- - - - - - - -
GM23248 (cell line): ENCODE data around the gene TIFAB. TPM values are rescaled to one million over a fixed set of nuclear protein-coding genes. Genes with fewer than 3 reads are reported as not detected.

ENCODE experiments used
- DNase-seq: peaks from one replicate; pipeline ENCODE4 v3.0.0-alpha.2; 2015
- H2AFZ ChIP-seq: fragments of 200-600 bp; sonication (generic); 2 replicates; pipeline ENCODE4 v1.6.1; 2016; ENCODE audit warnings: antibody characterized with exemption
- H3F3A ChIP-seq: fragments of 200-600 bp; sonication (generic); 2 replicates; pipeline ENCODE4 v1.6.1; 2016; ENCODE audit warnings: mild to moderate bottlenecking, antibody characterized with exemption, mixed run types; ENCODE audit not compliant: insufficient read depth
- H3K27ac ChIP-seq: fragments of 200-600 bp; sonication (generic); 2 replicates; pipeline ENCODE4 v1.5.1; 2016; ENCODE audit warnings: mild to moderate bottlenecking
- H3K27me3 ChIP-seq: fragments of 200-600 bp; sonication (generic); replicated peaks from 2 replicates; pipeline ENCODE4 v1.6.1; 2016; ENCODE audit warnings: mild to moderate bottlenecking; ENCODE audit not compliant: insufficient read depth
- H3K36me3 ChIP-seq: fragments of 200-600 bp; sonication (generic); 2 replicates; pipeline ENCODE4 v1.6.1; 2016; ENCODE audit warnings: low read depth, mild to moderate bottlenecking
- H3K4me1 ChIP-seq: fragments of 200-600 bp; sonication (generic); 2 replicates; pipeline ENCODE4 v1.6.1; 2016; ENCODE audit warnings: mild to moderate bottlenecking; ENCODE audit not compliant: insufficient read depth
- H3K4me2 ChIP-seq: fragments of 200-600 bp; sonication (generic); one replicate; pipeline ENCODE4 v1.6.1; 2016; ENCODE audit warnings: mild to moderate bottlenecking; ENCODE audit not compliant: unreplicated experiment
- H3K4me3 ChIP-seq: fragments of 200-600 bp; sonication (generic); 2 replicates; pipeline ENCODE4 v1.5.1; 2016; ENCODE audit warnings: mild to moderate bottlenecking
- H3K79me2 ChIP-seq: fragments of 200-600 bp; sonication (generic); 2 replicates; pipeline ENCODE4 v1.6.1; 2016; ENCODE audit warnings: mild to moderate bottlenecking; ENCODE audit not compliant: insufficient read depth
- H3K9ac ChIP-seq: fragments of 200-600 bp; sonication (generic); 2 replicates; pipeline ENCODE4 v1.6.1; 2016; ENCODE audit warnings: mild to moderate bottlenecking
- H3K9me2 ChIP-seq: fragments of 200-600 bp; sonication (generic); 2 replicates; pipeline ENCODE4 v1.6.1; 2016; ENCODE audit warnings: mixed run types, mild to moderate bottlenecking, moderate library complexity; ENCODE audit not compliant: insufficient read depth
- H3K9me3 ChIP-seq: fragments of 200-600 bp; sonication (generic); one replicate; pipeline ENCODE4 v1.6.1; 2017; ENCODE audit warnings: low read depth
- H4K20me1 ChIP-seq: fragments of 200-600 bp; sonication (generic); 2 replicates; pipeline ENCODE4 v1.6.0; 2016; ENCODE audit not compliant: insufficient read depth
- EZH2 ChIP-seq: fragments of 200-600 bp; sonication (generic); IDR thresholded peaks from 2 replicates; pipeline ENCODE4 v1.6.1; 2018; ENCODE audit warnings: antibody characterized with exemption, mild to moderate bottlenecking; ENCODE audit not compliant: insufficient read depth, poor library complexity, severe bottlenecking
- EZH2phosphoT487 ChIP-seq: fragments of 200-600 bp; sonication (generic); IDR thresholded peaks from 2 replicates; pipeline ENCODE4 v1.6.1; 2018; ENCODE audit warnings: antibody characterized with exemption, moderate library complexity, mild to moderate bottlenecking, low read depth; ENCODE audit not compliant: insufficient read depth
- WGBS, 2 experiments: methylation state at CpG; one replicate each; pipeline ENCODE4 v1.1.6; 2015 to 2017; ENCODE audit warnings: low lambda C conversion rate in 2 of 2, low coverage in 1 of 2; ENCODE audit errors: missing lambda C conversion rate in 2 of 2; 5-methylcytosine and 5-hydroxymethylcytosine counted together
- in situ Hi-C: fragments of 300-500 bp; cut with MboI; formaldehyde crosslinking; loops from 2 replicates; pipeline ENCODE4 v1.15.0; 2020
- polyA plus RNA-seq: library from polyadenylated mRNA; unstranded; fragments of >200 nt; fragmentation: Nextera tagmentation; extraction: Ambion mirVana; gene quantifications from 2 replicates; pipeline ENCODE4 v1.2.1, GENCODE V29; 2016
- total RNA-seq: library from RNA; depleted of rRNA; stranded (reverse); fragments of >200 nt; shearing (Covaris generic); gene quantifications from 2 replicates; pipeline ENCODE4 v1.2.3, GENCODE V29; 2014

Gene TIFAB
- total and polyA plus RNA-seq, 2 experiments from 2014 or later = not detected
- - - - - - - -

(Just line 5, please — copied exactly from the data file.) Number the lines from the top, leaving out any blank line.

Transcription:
- H3F3A ChIP-seq: fragments of 200-600 bp; sonication (generic); 2 replicates; pipeline ENCODE4 v1.6.1; 2016; ENCODE audit warnings: mild to moderate bottlenecking, antibody characterized with exemption, mixed run types; ENCODE audit not compliant: insufficient read depth